Waterwise Wednesday: Natural Clog Buster

Got a slow moving drain? Skip caustic chemicals and flush the drain with vinegar and baking soda. Vinegar and baking soda can clear out grease and dissolve organic material trapped in your pipes.

Start by pouring a pot of boiling water down the drain. Then sprinkle one cup of baking soda into the drain, quickly followed by a cup of vinegar. Insert the drain cap or a rag to keep the bubbles working in the pipe. Let the mixture sit in the pipes for 15 minutes to an hour Finish with one more flush of boiling water down the pipes.

Water Quality Wednesday: Drops to Watts

Ever considered the electrical cost of water?

“Homes with electric water heaters, for example, spend one-fourth of their total electric bills just to heat water,” according to EPA. It takes energy to pump, treat, deliver and heat the water we use. Running a faucet for five minutes uses about as much energy as letting a 60-watt light bulb run for 14 hours.

Pay yourself, literally, by using Water Sense and Energy Star qualified devices like water heaters, dishwashers, sprinkler systems, shower heads, toilets and faucets. They’re designed to save both water and electricity.

 

 

Waterwise Wednesday: Policy Works

Researchers, led by Estelle Chaussard from the University of Buffalo, link ground water recovery in Santa Clara Valley California to the state’s newly instated water conservation efforts—policies that diverted surface water to refill aquifers

In 2013, interferometric synthetic aperture radar (InSARa) measured a 2-centimeter decrease in ground-level elevation, followed by another 3 centimeters in 2014. The research team estimates a groundwater loss of about a tenth of a cubic kilometer caused the ground to shrink or lower.

Ground surfaces began to expand and rise in September 2015, rising nearly 2 centimeters over the next two years and were at pre-study levels by the end of 2016. This reflects the same time surface water diversion policy went into effect.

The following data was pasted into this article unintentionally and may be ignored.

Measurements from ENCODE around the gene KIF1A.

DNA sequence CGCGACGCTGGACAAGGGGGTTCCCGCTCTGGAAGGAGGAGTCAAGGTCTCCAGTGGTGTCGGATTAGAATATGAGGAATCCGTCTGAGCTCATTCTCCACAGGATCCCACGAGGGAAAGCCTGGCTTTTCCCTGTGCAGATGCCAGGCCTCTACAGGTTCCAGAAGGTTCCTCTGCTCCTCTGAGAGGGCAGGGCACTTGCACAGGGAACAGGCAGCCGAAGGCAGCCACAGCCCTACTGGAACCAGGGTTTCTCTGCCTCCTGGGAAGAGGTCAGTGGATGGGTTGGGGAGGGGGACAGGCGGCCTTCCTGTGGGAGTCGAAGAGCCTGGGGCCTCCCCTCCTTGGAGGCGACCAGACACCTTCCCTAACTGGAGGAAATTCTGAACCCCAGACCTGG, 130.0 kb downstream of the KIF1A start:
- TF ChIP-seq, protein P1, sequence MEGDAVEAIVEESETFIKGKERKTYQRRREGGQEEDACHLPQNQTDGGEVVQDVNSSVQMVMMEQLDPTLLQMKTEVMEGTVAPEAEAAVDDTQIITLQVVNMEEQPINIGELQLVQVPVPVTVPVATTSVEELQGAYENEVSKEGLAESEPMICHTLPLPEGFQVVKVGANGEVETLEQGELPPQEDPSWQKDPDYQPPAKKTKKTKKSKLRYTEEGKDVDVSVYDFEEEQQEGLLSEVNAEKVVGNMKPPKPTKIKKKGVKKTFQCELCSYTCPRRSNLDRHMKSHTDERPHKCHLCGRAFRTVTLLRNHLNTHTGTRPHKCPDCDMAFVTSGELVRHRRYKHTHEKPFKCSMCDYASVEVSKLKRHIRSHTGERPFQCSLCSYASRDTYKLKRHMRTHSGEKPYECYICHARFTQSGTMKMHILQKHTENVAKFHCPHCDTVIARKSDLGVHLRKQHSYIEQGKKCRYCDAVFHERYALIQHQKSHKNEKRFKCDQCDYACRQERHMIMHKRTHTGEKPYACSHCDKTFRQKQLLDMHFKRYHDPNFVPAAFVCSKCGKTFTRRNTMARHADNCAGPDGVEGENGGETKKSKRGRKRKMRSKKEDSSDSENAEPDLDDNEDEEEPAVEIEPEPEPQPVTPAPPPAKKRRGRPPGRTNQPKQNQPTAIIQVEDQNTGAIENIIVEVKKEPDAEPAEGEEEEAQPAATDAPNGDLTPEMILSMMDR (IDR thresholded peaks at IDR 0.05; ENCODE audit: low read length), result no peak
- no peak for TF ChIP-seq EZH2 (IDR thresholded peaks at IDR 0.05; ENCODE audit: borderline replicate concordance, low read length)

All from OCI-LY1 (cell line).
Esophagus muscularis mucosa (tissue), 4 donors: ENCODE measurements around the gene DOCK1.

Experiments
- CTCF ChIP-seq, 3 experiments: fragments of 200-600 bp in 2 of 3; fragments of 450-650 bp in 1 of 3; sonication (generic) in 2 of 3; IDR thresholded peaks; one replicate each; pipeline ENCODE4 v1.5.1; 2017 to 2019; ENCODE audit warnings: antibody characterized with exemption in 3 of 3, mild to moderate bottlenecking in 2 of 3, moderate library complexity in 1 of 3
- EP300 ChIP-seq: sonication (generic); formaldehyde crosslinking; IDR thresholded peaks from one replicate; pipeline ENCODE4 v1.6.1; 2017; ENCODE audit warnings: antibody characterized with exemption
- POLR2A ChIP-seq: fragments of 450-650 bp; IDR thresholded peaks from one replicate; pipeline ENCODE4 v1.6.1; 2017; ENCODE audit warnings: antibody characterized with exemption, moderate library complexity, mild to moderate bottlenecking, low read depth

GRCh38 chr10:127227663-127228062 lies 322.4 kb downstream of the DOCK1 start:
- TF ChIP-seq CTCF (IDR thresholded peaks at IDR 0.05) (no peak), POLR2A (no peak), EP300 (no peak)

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MEET OUR STREET SWEEPERS

Meet Our Street Sweepers

Street sweepers are an effective tool against pollutants on the street getting into the storm sewer system. But to be effective they must move slowly. Studies have shown the optimum speed for a sweeper is 5 miles per hour. Fortunately, they are big-white- and have flashing lights to alert you of their slower speeds. Please proceed with caution when you see these slow moving vehicles.

Waterwise Wednesday: Levees of Leaves

  Falling leaves signal the official arrival of Autumn. Put leaves to good use as insulating mulch in a garden bed, make them into compost, or shred them across the lawn as a natural fertilizer. Left to lie in gutters, leaves quickly clog storm drains leading to flooding in a Fall storm and nutrient pollution as the leaves degrade in the storm sewer. Pile ’em up and enjoy the benefits of leaves next spring!

LEAVE IT ON THE LAWN

Leave It On The Lawn

When leaves fall to the ground, they eventually break down and provide nutrients for the soil, helping prepare more plants to grow in the spring. When you keep leaves out of the street you help your yard AND the storm sewer system, which can get clogged with leaves as they freeze and take up valuable space designated for water. If you don’t like the look of leaves in your yard, take advantage of the City of Kearney’s landfill which is open Monday-Friday from 8a.m.-5p.m. For more specific information about the landfill click here.

Waterwise Wednesday: Toothbrush Challenge

Can you brush your teeth, including rinsing your mouth and toothbrush, with a 1/4 cup of water?

Yes, it is possible!

Americans waste up to eight gallons of water each tooth-brushing session. Simply turning off the tap while brushing your teeth can save over 100 gallons per month.

Pollution Prevention Series

Please click the links below for more information on how individual business can help prevent stormwater runoff pollution!!

Pollution Prevention for Auto Servicing

Pollution Prevention for Concrete Industry

Pollution Prevention for Fueling Stations

Pollution Prevention for Restaurants

Pollution Prevention for the Auto Repair Industry

Waterwise Wednesday: Nebraska Water Trivia

1. True or False: Nebraska houses the most miles of river in the U.S.

2. True or False: Nebraska manufactures and uses the most center pivot irrigation systems in the world.

3. True or False: Nebraska contains the most groundwater of the fifty states.

1. True. Four major rivers, and many small rivers, flow nearly 23,000 miles across the state.

2. True. The top four center pivot system manufacturers are based in Nebraska and supply 85% of the global demand. Nebraska manufactures utilizes about 60,000 center pivot systems.

3. True. We sit on the High Plains Aquifer, which reaches eight states, the largest source of groundwater in the U.S.

STABILIZED ENTRANCE

Stabilized Entrance

Construction sites should implement a stabilized entrance, commonly referred to as a ‘rock entrance,’ in multiple cases:

  1. Where dirt or mud can be tracked onto roads
  2. If they’re adjacent to water bodies
  3. If they have poorly compacted soil
  4. Where dust is a problem during dry weather

 

The City of Kearney has detailed specifications on rock entrances in the Public Works Department link at the sediment and erosion control details page.